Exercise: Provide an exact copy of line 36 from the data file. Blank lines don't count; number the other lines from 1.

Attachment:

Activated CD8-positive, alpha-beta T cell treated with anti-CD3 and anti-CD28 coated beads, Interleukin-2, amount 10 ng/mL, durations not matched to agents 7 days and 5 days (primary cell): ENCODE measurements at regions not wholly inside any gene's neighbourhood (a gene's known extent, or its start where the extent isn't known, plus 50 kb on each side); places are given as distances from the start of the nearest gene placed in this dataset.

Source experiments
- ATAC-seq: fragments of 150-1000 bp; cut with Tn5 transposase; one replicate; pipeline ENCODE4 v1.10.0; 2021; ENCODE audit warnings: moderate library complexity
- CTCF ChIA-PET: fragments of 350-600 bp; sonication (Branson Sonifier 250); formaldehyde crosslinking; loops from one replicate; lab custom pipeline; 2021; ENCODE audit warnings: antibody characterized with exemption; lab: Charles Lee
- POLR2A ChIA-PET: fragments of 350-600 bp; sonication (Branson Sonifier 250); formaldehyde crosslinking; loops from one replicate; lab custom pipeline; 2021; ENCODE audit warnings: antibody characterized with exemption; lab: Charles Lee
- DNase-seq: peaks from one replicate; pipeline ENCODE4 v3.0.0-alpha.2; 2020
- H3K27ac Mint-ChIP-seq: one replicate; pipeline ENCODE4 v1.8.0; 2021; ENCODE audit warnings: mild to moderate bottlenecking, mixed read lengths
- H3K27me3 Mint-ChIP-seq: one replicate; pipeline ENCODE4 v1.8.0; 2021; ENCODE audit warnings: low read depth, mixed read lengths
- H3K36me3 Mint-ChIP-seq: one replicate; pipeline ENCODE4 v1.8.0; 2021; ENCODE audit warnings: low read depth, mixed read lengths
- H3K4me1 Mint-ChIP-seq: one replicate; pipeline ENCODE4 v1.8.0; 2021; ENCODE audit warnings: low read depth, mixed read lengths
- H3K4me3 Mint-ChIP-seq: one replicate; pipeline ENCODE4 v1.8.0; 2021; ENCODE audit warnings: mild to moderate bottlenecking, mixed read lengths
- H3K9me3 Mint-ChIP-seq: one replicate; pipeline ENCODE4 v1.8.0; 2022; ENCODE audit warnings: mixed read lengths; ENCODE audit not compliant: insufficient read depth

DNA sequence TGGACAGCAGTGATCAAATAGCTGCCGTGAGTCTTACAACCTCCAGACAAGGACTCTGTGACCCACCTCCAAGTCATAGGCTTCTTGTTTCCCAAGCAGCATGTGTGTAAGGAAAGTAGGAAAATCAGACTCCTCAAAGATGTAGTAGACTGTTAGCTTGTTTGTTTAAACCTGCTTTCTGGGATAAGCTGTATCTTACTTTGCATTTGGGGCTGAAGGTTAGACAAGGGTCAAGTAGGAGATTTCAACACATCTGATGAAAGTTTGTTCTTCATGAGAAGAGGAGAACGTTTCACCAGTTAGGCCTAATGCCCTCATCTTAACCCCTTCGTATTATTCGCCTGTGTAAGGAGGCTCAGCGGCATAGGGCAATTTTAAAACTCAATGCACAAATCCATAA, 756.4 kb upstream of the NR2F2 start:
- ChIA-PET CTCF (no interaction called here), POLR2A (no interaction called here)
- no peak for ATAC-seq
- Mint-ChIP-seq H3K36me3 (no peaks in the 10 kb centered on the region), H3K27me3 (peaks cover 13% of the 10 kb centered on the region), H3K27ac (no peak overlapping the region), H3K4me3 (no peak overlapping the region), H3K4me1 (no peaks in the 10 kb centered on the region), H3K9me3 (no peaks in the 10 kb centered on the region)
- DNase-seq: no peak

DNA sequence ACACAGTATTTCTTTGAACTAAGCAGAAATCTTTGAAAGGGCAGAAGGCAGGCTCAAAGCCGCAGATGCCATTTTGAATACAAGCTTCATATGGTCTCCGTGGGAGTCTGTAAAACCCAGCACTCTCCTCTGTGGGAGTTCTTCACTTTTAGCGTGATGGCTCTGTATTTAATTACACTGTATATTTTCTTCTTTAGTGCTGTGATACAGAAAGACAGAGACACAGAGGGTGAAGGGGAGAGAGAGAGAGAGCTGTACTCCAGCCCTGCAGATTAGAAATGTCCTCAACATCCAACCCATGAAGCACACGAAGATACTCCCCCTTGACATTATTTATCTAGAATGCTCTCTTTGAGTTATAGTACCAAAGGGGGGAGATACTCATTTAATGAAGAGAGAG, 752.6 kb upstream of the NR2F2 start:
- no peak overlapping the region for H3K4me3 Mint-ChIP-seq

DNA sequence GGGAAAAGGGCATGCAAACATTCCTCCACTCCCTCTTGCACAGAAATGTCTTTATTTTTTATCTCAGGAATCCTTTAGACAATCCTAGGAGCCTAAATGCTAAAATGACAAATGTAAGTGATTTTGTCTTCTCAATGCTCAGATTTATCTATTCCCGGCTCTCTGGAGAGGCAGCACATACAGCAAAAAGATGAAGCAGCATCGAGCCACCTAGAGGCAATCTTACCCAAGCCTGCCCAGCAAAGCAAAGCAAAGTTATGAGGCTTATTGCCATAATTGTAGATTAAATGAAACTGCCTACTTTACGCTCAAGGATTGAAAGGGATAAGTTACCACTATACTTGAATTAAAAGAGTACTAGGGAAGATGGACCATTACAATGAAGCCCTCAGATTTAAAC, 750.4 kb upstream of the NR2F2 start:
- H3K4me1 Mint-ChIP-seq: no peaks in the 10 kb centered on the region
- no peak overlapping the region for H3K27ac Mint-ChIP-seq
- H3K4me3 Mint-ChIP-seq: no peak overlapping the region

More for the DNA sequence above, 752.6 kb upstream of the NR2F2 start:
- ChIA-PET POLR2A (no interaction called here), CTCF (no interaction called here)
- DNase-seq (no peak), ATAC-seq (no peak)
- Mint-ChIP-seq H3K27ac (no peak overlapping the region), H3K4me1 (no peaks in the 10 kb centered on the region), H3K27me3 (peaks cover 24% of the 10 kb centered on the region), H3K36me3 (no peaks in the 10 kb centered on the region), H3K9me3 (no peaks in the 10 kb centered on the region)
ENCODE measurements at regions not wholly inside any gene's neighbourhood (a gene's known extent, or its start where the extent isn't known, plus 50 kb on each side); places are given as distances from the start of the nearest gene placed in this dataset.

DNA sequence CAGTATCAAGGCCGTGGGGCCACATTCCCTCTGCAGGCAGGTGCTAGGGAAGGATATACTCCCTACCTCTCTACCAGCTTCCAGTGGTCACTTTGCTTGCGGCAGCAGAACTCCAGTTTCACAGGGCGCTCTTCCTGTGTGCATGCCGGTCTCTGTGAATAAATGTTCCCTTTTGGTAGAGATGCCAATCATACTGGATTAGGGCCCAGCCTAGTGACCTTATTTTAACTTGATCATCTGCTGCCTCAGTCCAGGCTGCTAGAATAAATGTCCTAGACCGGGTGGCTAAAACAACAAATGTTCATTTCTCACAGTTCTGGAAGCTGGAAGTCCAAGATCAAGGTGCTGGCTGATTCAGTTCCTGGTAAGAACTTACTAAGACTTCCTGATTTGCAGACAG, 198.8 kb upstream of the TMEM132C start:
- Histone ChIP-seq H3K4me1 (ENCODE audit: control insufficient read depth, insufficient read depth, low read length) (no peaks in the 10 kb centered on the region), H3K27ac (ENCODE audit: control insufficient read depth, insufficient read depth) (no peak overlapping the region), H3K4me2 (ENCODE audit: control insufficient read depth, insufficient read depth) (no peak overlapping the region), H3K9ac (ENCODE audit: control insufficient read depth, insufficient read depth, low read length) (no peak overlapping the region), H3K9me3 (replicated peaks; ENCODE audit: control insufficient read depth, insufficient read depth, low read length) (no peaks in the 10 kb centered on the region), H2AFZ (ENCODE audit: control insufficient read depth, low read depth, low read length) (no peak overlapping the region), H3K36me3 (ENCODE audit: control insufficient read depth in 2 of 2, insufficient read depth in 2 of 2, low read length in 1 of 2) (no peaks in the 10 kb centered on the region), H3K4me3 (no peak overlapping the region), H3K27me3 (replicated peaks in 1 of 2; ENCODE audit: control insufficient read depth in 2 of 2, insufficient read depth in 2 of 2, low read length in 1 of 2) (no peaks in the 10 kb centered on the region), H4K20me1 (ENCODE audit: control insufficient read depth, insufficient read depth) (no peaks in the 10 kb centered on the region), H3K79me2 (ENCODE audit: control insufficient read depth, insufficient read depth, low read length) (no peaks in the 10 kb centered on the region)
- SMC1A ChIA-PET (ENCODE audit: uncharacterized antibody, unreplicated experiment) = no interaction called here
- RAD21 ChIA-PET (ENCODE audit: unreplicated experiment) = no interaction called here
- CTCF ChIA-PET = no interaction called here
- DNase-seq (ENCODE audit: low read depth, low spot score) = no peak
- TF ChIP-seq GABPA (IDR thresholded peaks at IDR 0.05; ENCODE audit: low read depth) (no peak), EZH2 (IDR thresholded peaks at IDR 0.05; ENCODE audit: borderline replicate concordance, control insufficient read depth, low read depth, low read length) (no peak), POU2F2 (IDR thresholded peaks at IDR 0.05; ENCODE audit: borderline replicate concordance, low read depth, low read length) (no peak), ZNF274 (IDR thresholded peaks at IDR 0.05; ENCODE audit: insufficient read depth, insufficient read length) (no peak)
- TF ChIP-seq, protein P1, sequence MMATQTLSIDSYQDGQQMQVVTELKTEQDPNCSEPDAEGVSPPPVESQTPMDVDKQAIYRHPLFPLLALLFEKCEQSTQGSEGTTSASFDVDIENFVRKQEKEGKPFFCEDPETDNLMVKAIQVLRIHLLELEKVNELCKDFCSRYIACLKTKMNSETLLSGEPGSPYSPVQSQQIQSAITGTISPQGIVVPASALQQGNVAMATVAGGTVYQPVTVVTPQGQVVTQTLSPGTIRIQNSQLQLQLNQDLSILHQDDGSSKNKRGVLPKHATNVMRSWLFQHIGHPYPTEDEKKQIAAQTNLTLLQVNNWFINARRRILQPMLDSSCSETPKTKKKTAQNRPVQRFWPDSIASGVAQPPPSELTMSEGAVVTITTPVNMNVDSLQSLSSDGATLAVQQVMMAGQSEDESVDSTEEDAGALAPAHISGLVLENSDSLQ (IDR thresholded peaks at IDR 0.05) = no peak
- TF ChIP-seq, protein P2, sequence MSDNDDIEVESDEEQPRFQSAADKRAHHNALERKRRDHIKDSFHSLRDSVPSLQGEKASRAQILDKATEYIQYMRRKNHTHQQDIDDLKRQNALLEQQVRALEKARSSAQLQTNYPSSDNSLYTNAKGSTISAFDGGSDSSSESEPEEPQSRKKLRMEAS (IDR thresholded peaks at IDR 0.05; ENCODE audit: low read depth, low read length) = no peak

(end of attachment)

- TF ChIP-seq, protein P1, sequence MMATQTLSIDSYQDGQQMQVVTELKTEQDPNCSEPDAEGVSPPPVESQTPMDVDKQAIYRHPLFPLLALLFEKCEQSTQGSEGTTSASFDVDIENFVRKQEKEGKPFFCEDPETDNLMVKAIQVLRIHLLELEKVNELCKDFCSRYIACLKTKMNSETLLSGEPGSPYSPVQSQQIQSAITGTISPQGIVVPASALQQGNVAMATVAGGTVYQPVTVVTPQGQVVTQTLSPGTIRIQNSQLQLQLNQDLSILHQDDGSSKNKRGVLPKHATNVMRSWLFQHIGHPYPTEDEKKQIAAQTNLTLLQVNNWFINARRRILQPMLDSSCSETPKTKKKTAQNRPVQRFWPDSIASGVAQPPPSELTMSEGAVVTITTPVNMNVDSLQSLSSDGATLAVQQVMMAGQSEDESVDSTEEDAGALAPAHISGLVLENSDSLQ (IDR thresholded peaks at IDR 0.05) = no peak